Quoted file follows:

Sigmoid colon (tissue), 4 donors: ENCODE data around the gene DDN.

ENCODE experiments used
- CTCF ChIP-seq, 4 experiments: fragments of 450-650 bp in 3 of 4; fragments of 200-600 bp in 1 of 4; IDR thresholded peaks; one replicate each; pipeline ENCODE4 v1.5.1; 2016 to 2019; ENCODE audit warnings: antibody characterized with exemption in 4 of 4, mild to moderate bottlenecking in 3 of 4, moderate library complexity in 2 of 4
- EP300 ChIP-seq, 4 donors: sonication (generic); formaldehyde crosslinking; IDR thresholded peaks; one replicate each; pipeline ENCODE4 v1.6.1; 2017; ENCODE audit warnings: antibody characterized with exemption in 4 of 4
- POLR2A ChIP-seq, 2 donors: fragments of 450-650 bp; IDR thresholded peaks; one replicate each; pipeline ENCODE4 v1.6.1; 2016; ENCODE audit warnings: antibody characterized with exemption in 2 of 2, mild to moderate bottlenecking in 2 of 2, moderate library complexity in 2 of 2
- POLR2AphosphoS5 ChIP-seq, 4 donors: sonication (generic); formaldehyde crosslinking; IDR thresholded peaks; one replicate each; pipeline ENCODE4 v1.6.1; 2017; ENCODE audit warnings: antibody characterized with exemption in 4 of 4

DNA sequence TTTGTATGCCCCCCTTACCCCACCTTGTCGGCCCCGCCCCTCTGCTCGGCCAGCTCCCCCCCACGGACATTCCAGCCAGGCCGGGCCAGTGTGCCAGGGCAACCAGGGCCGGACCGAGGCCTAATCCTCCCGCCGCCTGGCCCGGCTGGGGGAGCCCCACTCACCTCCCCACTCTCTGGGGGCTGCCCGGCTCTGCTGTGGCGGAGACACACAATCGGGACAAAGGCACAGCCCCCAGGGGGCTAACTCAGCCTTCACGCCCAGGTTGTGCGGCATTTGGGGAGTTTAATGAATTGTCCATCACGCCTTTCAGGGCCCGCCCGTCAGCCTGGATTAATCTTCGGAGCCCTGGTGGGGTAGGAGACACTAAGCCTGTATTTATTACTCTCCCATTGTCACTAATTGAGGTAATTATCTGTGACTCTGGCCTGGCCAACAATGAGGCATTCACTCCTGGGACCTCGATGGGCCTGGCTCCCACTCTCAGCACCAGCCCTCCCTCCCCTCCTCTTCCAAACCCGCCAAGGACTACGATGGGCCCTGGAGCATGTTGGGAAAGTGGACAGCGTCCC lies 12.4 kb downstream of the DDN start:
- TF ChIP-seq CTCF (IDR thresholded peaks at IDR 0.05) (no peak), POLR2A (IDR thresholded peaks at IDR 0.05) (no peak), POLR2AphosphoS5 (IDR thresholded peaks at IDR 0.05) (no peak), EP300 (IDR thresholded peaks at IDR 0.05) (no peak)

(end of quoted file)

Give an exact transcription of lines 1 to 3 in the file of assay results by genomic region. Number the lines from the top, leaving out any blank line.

Sigmoid colon (tissue), 4 donors: ENCODE data around the gene DDN.

ENCODE experiments used
- CTCF ChIP-seq, 4 experiments: fragments of 450-650 bp in 3 of 4; fragments of 200-600 bp in 1 of 4; IDR thresholded peaks; one replicate each; pipeline ENCODE4 v1.5.1; 2016 to 2019; ENCODE audit warnings: antibody characterized with exemption in 4 of 4, mild to moderate bottlenecking in 3 of 4, moderate library complexity in 2 of 4